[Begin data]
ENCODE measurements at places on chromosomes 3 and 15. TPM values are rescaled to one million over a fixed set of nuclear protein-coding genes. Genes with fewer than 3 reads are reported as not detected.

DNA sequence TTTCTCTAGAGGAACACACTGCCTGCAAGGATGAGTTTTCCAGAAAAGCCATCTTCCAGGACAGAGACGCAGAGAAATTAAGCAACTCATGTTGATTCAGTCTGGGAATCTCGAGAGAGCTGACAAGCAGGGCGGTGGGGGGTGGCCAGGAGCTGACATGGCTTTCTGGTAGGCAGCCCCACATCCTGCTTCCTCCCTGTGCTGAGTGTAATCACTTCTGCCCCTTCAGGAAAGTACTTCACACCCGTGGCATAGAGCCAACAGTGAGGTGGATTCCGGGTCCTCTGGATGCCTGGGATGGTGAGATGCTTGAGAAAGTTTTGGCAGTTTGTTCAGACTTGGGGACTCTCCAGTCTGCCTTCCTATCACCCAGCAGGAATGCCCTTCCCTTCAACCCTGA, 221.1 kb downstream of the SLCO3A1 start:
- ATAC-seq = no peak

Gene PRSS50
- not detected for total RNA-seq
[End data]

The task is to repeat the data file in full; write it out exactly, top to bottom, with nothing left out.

ENCODE measurements at places on chromosomes 3 and 15. TPM values are rescaled to one million over a fixed set of nuclear protein-coding genes. Genes with fewer than 3 reads are reported as not detected.

DNA sequence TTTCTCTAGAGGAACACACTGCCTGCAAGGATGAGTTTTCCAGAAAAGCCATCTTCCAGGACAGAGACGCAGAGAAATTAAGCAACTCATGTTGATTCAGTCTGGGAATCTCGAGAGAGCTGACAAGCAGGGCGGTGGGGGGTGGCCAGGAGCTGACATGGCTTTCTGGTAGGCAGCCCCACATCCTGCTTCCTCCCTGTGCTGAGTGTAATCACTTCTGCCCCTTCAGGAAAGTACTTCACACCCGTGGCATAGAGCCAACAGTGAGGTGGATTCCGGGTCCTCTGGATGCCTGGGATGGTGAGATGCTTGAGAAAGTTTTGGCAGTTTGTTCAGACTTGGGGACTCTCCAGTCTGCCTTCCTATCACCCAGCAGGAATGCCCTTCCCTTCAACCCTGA, 221.1 kb downstream of the SLCO3A1 start:
- ATAC-seq = no peak

Gene PRSS50
- not detected for total RNA-seq